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# Hedges’ Approach

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1. Hedges’ Approach

2. Two main camps in MA • Schmidt & Hunter • Hedges et al. • Hedges & Olkin • Hedges & Vevea • Differ in Weights and Data Transformation • Others – HLM, Rosenthal, Bayesian, not as common

3. Weights Defined • SH use N, NA2 for weights • Hedges uses inverse variance weights. • Sampling variances and inverses:

4. InV Weights Pros & Cons

5. Data Transformation r .10 .20 .30 .40 .50 .60 .70 .80 .90 z .10 .20 .31 .42 .55 .69 .87 1.10 1.47

6. Confidence Interval Because w=N-3, this basically means that the confidence interval is the mean plus or minus 2 times the root of 1/(Total N).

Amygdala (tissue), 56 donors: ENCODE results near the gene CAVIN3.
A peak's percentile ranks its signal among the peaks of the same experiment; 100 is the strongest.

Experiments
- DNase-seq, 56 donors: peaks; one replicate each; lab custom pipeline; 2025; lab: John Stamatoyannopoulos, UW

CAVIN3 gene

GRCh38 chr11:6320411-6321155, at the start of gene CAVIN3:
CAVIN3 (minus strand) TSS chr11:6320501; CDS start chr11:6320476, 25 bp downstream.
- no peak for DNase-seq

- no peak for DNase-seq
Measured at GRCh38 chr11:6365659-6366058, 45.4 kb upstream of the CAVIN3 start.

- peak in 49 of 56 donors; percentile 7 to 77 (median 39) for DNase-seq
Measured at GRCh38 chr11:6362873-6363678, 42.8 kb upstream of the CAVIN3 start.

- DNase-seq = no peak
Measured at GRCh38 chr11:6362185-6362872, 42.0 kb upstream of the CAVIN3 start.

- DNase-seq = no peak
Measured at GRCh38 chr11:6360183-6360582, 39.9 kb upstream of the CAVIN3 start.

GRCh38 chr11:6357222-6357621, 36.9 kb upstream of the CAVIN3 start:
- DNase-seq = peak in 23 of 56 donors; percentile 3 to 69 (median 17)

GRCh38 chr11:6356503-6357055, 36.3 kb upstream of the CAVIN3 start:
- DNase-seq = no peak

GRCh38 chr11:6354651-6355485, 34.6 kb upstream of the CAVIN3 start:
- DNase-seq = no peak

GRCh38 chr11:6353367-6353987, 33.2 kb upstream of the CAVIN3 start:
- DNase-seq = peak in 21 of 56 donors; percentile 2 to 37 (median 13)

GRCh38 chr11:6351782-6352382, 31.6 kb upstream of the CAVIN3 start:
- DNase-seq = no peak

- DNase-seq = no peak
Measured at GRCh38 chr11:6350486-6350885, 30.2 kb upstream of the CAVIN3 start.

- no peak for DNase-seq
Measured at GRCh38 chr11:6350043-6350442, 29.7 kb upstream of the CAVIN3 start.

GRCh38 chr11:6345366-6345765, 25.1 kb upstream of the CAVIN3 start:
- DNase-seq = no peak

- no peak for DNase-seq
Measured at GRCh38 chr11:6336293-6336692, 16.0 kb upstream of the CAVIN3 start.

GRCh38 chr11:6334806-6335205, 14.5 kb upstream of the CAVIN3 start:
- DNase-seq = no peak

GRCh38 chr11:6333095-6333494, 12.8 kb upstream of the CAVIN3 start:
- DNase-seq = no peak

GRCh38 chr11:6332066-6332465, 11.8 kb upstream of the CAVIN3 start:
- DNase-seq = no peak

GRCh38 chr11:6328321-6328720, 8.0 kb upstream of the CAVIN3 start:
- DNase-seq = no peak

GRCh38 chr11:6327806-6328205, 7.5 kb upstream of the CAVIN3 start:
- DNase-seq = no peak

7. Homogeneity Test When the null (homogeneous rho) is true, Q is distributed as chi-square with (k-1) df, where k is the number of studies. This is a test of whether Random Effects Variance Component is zero.

8. Estimating the REVC If REVC estimate is less than zero, set to zero. REVC is SH Var(rho), but in the metric of z, not r. Method due to DerSimonian & Laird

9. Random-Effects Weights Inverse variance weights give weight to each study depending on the uncertainty for the true value of that study. For fixed-effects, there is only sampling error. For random-effects, there is also uncertainty about where in the distribution the study came from, so 2 sources of error. The InV weight is, therefore:

10. Numerical Illustration (1)

11. Numerical Illustration (2)

12. Numerical Illustration (3) Fixed-effects mean and CI: Retranslate to r: But, generally best to use RE, even if Q is n.s.

13. Numerical Illustration (4)

14. Numerical Illustration (5) Comparison of Results